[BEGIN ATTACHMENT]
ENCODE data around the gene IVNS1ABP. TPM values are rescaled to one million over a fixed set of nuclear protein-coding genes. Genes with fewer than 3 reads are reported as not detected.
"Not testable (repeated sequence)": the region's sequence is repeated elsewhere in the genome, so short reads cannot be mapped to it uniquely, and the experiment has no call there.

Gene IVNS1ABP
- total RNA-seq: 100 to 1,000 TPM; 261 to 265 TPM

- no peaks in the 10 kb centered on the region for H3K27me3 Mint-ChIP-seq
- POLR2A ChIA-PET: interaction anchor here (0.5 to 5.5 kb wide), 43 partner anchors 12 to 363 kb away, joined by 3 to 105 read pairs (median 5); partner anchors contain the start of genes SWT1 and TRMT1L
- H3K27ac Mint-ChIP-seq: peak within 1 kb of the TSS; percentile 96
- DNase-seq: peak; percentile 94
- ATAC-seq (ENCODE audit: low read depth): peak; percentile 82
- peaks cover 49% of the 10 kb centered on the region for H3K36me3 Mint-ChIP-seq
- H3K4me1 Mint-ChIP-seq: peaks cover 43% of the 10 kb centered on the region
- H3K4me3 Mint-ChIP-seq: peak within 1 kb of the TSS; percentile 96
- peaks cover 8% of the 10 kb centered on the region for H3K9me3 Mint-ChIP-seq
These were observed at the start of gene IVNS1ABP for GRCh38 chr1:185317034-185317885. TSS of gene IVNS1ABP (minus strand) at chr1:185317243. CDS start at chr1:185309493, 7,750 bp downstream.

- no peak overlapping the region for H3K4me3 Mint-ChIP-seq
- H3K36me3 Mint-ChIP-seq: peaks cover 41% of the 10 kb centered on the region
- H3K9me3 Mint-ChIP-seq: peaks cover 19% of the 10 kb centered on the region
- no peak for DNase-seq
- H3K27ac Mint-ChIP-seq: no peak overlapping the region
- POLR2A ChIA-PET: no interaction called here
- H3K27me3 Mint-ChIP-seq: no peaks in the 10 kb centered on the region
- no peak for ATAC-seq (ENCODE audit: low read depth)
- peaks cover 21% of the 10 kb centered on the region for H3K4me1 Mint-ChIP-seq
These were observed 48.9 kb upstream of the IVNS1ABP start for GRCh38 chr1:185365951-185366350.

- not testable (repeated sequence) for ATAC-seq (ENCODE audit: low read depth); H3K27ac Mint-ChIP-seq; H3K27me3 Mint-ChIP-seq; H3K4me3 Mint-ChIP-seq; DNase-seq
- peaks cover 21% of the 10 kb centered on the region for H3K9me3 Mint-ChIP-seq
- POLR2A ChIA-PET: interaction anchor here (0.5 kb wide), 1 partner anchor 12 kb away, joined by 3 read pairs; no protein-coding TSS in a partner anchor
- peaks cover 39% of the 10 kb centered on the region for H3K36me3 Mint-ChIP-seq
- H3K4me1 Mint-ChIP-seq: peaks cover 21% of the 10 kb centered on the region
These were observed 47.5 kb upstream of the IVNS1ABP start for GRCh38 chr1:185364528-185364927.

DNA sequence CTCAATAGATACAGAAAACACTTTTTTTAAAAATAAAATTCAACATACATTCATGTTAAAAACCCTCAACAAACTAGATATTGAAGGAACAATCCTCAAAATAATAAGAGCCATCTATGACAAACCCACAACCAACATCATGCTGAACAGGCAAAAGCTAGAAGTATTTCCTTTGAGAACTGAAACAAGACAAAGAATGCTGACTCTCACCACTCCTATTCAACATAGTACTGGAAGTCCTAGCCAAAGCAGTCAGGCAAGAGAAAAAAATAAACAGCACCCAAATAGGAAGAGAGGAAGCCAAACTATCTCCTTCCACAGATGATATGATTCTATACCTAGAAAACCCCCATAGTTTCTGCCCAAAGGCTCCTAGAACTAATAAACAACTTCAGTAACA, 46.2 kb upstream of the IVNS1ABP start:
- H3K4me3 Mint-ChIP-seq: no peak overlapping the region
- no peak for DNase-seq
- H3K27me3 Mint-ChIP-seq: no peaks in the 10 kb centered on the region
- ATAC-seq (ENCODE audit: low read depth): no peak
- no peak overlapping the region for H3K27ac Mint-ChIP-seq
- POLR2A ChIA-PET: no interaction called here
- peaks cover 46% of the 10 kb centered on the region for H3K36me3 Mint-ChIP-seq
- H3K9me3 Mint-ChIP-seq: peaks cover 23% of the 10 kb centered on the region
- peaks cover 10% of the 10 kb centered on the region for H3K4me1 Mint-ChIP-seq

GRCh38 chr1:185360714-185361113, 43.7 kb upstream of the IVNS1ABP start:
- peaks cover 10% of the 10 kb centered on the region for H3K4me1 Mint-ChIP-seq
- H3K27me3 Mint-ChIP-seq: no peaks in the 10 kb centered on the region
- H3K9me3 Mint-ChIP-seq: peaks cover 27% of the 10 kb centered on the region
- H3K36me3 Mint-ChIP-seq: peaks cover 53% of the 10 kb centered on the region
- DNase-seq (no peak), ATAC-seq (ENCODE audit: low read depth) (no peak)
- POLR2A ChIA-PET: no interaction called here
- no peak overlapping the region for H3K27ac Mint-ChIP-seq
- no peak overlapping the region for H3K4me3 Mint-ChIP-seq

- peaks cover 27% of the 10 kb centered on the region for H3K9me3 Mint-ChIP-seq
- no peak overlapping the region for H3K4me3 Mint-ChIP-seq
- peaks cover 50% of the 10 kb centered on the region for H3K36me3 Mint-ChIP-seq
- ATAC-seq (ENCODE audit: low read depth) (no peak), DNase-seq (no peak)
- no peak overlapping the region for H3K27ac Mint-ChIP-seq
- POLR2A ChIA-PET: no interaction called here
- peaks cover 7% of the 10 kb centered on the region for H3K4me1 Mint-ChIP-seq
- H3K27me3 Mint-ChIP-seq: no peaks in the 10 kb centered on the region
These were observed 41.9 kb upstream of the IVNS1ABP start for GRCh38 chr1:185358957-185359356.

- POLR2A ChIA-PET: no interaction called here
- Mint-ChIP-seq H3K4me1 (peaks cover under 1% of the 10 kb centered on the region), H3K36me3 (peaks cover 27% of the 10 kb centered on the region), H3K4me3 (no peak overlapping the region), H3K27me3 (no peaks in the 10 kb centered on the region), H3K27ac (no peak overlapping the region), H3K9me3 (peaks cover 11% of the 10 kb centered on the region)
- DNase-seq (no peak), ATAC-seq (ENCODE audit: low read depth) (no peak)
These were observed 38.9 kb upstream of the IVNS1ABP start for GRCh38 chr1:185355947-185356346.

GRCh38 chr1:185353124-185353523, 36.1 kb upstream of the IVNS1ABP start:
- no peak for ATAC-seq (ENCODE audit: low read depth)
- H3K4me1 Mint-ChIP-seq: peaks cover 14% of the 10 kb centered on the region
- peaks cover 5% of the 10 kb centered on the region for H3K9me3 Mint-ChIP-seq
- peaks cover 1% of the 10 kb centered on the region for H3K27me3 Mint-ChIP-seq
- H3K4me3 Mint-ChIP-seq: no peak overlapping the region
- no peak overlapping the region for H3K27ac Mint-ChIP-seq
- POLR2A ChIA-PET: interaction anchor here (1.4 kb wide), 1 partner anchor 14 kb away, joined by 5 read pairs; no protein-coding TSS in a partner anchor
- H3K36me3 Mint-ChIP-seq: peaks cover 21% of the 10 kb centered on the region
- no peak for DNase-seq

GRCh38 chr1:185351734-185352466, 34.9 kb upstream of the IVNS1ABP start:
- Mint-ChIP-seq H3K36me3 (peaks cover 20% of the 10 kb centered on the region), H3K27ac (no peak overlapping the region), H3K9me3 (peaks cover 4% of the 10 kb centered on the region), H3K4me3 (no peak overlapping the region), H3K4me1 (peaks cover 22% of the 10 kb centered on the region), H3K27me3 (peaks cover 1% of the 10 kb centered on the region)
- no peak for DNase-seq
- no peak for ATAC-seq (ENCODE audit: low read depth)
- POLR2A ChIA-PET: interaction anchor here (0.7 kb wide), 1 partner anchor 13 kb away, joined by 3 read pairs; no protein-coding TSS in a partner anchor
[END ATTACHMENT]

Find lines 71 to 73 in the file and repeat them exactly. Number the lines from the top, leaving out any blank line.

- H3K36me3 Mint-ChIP-seq: peaks cover 21% of the 10 kb centered on the region
- no peak for DNase-seq

GRCh38 chr1:185351734-185352466, 34.9 kb upstream of the IVNS1ABP start: